Sep 27, 2006 3:15 pm

My decision is made..


I am going to where I can control my enivornment, my staffing and my costs.  I think I was letting greed take over but I am convinced that after taxes on the up front money, fighting for staff resources, worrying about future layoffs that I am best served being a small business owner.


After all the majority of wealth in this country is from small biz owners.  Stock brokers enjoy rich cash flow but it's not the same as a small biz owner.


Greed is gone and common sense prevailed.

Sep 27, 2006 3:21 pm

<300k at SB is where you will dinged.  It'll probably go up next yr also.  The big firms nowdays have bulls eyes on their backs so thus compliance is more of a problem.  Yes, it's to protect you but it is most importantly to protect them.  It's over done but it has to be that way right now given they get sued for everything imaginable.


Coming up, time clocks to punch and overtime pay for new hires.


Remember that big upfront check is taxable with an amortization schedule equal to your contract length. THey will take the taxes out of your account once a year.   If you can keep your business going with out dropping much in gross, it's a great thing even with the taxes.  Don't go nuts with the money.  You may need it to sustain your current lifestyle when "probably not if," your biz drops for awhile after the move. 


Your first year pay grid should be negotiated at the the highest payout regardless of your total gross.  After that, you're on your own.

Sep 27, 2006 3:33 pm
NASD Newby:
Indyone:
OhioAdvisor:

...would a fat up front check make up for the loss of Independence?


No.  They don't pull this money out of the air...eventually, they'll get it back on the payout differential...and if you leave early, they'll get it back quicker.




Why would anybody who was making a living leave a wirehouse?  I refuse to believe it is so they can start to pay the matching FICA, pay for their own yellow pads, pay for their own assistant, pay for their own health insurance, pay for their own computer, software and so forth, pay for their own office space, pay for their own furnishings, pay their own phone bill, pay their own postage, pay for their own advertising pieces, pay for their own..........I grow weary.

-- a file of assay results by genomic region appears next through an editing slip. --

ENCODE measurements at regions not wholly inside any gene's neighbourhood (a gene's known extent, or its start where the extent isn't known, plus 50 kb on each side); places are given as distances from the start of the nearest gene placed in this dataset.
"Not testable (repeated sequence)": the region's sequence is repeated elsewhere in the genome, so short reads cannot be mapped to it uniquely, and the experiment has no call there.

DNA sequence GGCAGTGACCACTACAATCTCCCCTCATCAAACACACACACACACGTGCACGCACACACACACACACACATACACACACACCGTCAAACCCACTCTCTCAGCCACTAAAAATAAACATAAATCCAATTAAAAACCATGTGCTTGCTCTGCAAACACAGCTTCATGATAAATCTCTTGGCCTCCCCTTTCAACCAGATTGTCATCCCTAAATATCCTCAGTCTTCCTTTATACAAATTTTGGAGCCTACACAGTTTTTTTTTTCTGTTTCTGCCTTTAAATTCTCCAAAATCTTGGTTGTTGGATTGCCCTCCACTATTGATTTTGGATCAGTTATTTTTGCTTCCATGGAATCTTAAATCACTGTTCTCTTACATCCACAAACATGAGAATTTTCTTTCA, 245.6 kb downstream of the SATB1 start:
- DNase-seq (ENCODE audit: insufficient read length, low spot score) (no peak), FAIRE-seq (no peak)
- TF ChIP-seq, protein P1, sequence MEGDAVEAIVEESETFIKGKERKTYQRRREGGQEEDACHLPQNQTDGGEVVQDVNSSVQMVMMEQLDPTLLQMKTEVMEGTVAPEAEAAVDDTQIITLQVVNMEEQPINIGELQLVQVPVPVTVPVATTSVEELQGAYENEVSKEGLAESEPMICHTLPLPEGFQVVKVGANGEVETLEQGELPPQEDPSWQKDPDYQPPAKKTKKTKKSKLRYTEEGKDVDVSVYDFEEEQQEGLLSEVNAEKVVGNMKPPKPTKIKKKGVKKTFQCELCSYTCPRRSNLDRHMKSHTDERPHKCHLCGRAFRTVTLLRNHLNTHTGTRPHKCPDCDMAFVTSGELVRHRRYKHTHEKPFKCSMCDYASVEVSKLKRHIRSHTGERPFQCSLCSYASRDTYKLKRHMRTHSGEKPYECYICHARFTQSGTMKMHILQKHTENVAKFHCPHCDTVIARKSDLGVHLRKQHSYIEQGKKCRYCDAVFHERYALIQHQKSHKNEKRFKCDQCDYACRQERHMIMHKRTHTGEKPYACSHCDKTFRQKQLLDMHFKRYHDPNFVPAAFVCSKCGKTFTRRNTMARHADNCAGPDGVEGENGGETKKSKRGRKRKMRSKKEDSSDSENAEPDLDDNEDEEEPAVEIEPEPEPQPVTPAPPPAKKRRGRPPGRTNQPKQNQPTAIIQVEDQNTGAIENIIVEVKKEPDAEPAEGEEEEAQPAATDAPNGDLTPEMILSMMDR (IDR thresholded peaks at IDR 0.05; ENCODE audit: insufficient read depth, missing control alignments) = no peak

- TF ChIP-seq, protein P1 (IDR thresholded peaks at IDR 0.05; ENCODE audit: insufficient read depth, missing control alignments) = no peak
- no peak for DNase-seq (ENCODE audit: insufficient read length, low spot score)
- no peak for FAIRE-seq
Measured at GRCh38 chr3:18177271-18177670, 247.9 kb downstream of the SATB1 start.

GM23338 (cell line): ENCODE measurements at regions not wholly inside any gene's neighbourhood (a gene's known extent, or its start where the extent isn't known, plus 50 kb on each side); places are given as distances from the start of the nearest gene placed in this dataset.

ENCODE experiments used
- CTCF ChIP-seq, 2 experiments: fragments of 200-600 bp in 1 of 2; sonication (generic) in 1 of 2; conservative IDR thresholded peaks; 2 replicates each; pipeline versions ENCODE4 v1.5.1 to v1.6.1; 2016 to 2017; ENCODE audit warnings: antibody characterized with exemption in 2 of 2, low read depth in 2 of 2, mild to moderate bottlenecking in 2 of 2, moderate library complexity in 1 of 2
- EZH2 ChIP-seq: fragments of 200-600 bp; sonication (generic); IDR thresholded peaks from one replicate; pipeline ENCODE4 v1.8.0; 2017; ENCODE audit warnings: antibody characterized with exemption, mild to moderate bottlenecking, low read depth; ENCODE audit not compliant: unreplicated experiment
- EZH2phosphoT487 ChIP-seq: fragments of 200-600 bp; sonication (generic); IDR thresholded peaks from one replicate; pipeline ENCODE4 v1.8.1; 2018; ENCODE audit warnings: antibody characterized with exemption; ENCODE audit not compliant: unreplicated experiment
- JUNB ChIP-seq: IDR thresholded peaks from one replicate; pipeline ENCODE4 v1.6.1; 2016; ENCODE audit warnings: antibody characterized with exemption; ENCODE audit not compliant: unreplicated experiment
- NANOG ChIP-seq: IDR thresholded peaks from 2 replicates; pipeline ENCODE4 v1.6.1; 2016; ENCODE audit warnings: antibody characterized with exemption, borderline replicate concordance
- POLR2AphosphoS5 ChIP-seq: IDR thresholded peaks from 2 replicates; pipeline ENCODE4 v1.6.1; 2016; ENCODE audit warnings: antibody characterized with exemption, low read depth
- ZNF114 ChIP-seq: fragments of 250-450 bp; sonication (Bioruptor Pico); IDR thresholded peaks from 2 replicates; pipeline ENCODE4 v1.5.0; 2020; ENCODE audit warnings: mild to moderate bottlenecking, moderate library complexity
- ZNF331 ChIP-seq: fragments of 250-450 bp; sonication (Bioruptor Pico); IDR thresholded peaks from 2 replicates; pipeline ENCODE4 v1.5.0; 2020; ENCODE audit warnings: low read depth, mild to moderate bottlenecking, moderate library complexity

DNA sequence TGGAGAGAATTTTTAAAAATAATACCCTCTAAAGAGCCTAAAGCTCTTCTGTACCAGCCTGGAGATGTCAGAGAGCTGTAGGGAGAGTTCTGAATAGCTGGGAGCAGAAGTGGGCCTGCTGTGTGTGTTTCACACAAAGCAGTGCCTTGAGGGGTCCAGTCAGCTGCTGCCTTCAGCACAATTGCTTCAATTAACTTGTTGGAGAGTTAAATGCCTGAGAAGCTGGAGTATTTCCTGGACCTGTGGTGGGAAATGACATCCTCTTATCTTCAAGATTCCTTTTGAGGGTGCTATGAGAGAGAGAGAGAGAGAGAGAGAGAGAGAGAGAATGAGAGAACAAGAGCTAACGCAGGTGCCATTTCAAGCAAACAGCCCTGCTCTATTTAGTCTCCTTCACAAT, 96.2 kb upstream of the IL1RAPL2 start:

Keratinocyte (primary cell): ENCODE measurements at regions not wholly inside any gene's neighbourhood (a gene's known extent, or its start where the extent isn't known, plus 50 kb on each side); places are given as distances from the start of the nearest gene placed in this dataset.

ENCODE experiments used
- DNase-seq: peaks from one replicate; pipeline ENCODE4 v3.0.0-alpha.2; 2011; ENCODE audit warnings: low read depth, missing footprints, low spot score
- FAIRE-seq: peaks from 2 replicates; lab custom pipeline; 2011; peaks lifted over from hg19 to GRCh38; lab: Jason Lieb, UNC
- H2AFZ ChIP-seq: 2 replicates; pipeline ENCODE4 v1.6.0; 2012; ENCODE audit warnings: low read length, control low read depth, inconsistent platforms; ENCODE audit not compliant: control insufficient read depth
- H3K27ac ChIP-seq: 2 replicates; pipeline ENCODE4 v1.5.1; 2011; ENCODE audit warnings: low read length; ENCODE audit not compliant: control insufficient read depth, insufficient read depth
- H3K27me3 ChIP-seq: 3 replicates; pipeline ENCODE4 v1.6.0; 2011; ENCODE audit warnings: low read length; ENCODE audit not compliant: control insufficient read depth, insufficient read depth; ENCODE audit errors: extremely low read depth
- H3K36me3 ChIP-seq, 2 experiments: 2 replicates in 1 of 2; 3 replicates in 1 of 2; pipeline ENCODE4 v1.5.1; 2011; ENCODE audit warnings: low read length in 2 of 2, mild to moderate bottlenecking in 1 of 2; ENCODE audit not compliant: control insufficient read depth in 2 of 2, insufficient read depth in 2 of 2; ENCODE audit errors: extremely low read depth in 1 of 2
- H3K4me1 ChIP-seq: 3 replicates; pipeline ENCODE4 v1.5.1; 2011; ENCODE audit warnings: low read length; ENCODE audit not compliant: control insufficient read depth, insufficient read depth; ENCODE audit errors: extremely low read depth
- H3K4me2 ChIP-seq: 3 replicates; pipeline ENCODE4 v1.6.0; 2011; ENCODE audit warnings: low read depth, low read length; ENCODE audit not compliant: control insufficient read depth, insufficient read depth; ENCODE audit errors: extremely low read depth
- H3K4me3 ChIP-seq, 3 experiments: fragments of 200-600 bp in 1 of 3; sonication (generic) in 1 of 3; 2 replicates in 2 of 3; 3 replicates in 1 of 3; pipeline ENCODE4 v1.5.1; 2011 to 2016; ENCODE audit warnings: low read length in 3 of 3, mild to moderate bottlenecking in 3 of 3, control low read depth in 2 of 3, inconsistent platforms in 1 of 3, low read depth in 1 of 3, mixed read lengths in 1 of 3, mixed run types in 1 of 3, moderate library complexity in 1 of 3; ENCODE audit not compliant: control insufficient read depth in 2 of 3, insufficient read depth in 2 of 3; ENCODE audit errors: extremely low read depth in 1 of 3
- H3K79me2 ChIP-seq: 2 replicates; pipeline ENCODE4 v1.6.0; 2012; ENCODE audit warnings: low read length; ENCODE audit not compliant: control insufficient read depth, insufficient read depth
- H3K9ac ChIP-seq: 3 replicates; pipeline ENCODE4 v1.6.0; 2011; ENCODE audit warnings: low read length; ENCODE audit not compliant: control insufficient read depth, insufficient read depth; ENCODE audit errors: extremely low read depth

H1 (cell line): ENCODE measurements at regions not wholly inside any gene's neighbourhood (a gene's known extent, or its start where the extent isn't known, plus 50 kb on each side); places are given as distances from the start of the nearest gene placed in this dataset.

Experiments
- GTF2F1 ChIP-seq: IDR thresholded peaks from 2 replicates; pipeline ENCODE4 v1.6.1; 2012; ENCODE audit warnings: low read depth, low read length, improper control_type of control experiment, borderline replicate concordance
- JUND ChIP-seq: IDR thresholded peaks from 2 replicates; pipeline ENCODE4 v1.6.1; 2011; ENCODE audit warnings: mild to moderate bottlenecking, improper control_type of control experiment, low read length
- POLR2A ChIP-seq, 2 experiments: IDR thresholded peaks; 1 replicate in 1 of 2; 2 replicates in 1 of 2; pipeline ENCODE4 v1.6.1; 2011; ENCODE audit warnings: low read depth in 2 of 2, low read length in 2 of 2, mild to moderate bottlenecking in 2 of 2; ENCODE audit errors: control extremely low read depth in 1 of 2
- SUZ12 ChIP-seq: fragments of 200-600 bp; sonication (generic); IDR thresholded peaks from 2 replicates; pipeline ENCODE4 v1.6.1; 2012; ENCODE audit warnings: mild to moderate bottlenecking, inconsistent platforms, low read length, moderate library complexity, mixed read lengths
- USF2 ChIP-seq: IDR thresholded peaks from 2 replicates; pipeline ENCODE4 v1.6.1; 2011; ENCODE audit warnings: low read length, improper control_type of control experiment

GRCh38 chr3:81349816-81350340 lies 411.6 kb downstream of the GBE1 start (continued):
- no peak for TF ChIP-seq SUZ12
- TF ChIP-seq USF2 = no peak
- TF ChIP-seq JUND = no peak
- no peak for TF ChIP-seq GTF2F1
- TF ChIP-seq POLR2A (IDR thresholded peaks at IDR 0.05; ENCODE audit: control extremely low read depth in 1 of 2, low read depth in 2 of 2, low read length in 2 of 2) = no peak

If being independent was attractive the wirehouse stars would have all gone independent.

If being independent was attractive the independent B/D management would not be worrying about how to recruit brokers who were worth having instead of simply bodies.

The only people who think Indy is better than a wirehouse are those who could not get hired by a wirehouse, or those who were hired by them but were about to be fired for lack of production.

It really is that simple, yet that complex.  But think logically--why in the world would a corner office "star" at Smith Barney in, say, Oklahoma City not form his own office and make more money?


Your fist paragraph answered much of the question about why many capable people choose to stay in a wirehouse environment.  Then you go and say something stupid like "The only people who think Indy is better than a wirehouse are those who could not get hired by a wirehouse, or those who were hired by them but were about to be fired for lack of production."  There are about a hundred million-dollar producers at my indy B/D.  It's highly unlikely that any of these folks couldn't cut it at a wirehouse.


You make absolute statements like this instead of saying something like "MANY people who think...".  That's what ruins your credibility and makes you look like a clueless fool.  I would grant you that some independents are independent because they couldn't cut it somewhere else, but it's far from all of us.


Far from cutting me loose, my former employer begged me to stay and discussed stock options and grid improvement if I did.  I chose to leave because I was simply over-managed and fed up with being lied to, and dealing with an ever-changing grid.


What you are saying is kind of like me saying that since an assistant is capable of ordering paperclips, all wirehouse middle managers are just unnecessary overhead and should be fired.